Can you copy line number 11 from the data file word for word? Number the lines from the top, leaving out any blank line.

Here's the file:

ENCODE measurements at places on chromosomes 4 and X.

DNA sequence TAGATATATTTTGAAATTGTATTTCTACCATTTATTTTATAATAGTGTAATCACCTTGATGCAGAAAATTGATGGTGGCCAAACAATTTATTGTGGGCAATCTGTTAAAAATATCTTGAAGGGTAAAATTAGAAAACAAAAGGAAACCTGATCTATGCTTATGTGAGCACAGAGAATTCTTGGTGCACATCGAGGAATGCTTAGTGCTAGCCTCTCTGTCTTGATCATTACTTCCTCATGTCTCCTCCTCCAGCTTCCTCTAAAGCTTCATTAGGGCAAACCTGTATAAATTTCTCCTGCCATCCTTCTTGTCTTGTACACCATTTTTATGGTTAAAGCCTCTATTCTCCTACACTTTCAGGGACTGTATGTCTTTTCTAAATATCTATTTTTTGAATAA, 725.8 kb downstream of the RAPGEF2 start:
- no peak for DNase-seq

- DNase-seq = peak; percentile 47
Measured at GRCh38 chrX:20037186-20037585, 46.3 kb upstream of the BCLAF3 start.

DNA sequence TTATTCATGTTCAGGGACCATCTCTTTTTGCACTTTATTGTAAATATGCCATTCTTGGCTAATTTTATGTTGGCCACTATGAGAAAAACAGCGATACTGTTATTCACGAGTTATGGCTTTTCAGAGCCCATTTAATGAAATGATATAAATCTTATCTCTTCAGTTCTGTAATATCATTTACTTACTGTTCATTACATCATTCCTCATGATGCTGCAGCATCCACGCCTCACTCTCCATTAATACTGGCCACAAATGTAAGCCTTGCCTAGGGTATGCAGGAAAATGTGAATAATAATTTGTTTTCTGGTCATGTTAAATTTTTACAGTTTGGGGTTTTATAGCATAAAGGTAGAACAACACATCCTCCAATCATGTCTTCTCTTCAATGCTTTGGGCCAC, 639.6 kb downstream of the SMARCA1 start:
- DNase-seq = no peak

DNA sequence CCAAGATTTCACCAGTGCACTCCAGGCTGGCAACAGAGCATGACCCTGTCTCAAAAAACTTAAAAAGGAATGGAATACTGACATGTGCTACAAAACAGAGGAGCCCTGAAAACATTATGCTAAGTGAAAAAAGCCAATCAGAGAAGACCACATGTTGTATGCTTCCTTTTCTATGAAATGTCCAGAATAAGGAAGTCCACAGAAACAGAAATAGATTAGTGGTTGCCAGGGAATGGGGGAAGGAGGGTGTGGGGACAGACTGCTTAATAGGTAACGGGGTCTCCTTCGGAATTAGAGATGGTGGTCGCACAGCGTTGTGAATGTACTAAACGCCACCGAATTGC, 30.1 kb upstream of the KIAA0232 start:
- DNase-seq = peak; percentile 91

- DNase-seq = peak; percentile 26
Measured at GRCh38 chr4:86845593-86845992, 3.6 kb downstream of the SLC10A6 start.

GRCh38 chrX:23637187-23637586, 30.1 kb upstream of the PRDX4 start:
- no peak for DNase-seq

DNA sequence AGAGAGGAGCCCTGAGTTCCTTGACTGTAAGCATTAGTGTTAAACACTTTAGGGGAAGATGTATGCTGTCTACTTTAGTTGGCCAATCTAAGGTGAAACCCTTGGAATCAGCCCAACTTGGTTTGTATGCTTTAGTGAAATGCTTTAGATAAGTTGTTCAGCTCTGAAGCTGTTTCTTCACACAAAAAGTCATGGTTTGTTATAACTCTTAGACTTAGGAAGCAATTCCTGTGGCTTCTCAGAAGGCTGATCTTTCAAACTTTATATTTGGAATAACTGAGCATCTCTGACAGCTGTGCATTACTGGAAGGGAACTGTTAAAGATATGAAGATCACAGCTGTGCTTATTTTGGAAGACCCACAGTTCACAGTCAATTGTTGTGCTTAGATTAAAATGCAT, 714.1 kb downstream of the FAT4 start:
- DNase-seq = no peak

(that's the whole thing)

Measured at GRCh38 chr4:86845593-86845992, 3.6 kb downstream of the SLC10A6 start.